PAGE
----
Cypher is a vendor-neutral open graph query language employed across the graph ecosystem. Cypher’s ASCII-art style syntax provides a familiar, readable way to match patterns of nodes and relationships within graph datasets.
Like SQL, Cypher is a declarative query language that allows users to state what actions they want performed (such as match, insert, update or delete) upon their graph data without requiring them to describe (or program) exactly how to do it.
Two years ago, Neo4j, Inc. decided to open source the Cypher language and make the most popular graph query language available to any technology provider with the aim that Cypher become the "SQL for graphs." Thus, the openCypher project was born.
Since 2017, the openCypher Implementers Group (oCIG) – composed of a community of Cypher vendors, researchers and users – has convened online to discuss and propose features and improvements to the Cypher query language. The oCIG governs change suggestions in the language by consensus, thereby transforming Cypher from a Neo4j-only language into an industry-wide query language.
Cypher is easy to learn.
It is inspired by SQL with the concept of pattern matching taken from SPARQL.
Cypher describes nodes, relationships and properties as ASCII art directly in the language, making queries easy to read and recognize as part of your graph data. Since it is highly legible, Cypher is also easy to maintain, simplifying application maintenance.
Cypher serves a prominent role in the Neo4j Graph Platform, allowing you to use this simple-yet-powerful query language to integrate your work with all of the various tools and facets of the Graph Platform.
In particular, the Neo4j Graph Database features a newly refactored Cypher compiler and runtime which continues to make the language faster release after release. For more information on the mechanics of Cypher in the Neo4j Graph Database, check out our Developer pages on the Cypher query language.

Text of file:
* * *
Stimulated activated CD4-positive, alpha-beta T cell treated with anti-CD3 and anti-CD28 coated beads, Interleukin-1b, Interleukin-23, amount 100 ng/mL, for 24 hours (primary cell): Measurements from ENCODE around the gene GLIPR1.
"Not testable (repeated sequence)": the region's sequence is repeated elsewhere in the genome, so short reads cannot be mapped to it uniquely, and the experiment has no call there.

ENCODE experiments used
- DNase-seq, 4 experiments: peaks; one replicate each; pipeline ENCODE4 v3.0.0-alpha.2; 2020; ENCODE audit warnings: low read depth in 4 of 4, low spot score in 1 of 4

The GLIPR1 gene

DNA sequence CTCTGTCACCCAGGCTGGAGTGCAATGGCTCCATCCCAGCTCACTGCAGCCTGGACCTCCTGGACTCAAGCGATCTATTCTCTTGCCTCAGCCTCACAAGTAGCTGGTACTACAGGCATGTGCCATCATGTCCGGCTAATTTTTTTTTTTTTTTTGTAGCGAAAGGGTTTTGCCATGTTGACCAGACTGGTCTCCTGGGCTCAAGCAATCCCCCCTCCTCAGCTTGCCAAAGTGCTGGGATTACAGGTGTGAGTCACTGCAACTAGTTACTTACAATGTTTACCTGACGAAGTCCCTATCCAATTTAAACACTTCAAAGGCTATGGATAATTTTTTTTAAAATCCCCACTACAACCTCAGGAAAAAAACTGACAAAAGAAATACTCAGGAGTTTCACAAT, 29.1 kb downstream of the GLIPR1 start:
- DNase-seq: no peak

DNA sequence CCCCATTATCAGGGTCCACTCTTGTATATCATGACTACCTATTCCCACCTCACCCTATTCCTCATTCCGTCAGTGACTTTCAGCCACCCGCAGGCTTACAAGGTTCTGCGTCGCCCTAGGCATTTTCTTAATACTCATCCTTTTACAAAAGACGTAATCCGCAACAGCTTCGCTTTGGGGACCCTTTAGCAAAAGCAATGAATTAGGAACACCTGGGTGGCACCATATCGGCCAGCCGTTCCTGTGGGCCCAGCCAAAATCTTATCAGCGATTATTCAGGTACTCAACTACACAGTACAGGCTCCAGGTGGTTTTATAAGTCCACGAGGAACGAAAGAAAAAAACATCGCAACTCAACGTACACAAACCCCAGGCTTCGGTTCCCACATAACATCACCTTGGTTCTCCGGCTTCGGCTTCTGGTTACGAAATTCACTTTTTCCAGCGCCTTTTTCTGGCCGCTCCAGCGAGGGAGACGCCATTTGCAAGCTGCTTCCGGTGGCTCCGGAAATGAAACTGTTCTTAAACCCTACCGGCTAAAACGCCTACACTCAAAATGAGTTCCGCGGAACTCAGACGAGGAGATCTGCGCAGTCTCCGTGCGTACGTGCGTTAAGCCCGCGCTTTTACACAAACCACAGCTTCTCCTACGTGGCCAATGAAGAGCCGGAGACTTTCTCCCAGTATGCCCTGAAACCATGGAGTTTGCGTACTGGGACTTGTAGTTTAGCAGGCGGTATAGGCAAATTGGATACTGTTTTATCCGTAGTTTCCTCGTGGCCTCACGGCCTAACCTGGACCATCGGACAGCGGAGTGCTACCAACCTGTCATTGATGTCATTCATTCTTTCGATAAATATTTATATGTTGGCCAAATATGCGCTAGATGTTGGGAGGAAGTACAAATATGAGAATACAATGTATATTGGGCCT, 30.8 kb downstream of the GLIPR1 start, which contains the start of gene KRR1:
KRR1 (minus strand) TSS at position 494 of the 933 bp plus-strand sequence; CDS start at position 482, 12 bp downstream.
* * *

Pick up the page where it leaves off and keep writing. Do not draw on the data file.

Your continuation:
Only available in Neo4j Enterprise Edition, the Cypher query compiler creates high performance query packages for popular query operations.
Cypher for Apache Spark first distills graph datasets from the depths of your data lake. Then, it adds that data to graphs projected out of Neo4j, allowing you to save or snapshot the results as either a (new) real-time graph in Neo4j or as files back in HDFS – or both. The analytic possibilities of these combinations are endless.
Additionally, the Cypher for Apache Spark library introduces many new features in Cypher, including:
- Compositional Graph Queries allow users to save graph query results as graphs in addition to Cypher’s default of returning returning a tabular (scalar) representation. This functionality allows for compositional queries that can be linked together in a function chain of graph algorithms, and it provides the building blocks for multiple graph-handling queries. Multiple graph support allows queries to return identifiable graphs that contain data for a particular domain, application-defined partitions or logical "databases."
- Multiple Named Graphs allow Cypher to identify specific graph datasets upon which to operate.
Lastly, the following features are in progress with the openCyper community, planned for future versions of Cypher implementations, including the Neo4j server and Spark editions of the language.
- Path Control gives user control over path uniqueness while defining traversal types like "walks," "trails" and "paths" as specific patterns.
- Regular Path Expressions apply regular expression syntax in concisely stating complex path patterns when extracting sub-graphs. It applies a powerful path expression language based on the leading-edge GXPath research language.